growing diamonds in the lab

Thanks for Terrance Howard for opening my eyes to this.  He owns a company that does a little diamond making of their own.    

Robert Linares has been at the forefront of crystal synthesis research since he started working at Bell Labs in Murray Hill, New Jersey, in 1958. He went on to start a semiconductor company, Spectrum Technologies, which he later sold, using the proceeds to bankroll further research on diamonds. In 1996, after nearly a decade working in the garage of his Boston home, he discovered the precise mixture of gases and temperatures that allowed him to create large single-crystal diamonds, the kind that are cut into gemstones. “It was quite a thrill,” he says. “Like looking into a diamond mine.”

Seeking an unbiased assessment of the quality of these laboratory diamonds, I asked Bryant Linares to let me borrow an Apollo stone. The next day, I place the .38 carat, princess-cut stone in front of Virgil Ghita in Ghita’s narrow jewelry store in downtown Boston. With a pair of tweezers, he brings the diamond up to his right eye and studies it with a jeweler’s loupe, slowly turning the gem in the mote-filled afternoon sun. “Nice stone, excellent color. I don’t see any imperfections,” he says. “Where did you get it?”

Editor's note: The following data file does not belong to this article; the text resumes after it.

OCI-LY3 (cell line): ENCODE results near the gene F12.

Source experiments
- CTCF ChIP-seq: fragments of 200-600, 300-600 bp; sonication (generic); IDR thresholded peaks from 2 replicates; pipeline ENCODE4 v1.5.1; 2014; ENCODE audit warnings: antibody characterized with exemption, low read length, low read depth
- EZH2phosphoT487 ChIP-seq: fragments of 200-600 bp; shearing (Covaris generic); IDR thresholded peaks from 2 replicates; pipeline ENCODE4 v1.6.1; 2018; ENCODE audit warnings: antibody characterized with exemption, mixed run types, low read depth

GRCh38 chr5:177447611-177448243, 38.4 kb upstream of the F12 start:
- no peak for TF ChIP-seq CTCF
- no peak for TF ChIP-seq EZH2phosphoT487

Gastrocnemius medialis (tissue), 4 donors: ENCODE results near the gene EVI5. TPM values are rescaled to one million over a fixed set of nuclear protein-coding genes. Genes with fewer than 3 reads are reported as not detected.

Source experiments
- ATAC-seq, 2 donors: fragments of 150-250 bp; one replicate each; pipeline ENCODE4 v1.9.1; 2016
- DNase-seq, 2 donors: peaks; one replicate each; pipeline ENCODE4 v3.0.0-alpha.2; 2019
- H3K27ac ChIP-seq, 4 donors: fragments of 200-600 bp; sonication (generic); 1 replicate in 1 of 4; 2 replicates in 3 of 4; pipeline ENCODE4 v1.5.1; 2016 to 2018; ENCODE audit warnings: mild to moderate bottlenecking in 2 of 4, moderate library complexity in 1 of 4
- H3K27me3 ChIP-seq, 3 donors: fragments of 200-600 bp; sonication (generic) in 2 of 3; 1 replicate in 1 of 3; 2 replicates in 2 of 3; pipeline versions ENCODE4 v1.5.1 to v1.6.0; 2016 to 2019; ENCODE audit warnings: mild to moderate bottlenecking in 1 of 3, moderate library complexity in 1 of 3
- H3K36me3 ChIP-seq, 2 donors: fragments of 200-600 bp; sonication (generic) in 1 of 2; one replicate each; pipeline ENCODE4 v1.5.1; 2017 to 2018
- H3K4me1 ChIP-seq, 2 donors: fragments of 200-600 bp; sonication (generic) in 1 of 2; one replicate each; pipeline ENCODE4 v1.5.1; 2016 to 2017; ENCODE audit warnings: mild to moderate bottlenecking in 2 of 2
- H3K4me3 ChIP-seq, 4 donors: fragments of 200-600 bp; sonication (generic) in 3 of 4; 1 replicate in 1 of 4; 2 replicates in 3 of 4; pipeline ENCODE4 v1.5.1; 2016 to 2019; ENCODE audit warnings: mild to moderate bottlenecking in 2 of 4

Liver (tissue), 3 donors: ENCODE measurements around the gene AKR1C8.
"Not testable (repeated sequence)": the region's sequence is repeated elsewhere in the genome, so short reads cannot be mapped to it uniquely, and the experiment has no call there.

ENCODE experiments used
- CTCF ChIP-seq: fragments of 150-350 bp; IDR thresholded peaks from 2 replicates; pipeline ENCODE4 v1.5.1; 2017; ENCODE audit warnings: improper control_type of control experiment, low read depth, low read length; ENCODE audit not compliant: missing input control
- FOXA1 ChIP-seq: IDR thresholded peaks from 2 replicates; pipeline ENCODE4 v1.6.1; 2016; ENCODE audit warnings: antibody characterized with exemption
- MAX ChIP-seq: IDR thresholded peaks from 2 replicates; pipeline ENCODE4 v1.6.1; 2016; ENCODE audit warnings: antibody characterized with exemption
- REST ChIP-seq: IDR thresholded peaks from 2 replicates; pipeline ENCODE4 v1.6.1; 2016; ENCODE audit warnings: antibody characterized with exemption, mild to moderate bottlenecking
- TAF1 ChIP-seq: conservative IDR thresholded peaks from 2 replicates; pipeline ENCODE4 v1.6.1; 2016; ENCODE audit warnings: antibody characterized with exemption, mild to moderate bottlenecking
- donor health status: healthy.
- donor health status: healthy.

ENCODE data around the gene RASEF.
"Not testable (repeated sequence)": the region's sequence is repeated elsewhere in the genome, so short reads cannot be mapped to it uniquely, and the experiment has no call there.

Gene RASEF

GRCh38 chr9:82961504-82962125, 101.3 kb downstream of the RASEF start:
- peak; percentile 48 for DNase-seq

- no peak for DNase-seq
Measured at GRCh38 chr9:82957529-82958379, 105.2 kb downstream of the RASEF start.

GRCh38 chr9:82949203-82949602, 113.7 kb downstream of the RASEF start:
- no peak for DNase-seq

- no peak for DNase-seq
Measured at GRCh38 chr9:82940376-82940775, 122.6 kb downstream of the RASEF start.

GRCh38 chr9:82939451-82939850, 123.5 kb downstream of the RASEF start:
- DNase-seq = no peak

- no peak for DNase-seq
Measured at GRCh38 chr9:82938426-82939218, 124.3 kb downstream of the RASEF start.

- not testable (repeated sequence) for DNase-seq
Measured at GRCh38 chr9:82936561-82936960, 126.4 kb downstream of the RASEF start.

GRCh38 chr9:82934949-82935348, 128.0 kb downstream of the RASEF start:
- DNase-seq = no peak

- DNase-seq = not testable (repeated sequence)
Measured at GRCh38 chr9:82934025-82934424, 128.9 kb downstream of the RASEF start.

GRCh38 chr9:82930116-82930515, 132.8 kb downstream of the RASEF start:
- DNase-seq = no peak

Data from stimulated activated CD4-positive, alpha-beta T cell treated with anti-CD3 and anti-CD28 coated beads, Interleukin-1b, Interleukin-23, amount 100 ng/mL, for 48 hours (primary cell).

“It was grown in a lab about 20 miles from here,” I reply.

He lowers the loupe and looks at me for a moment. Then he studies the stone again, pursing his brow. He sighs. “There’s no way to tell that it’s lab-created.”

via (Touch Me!)

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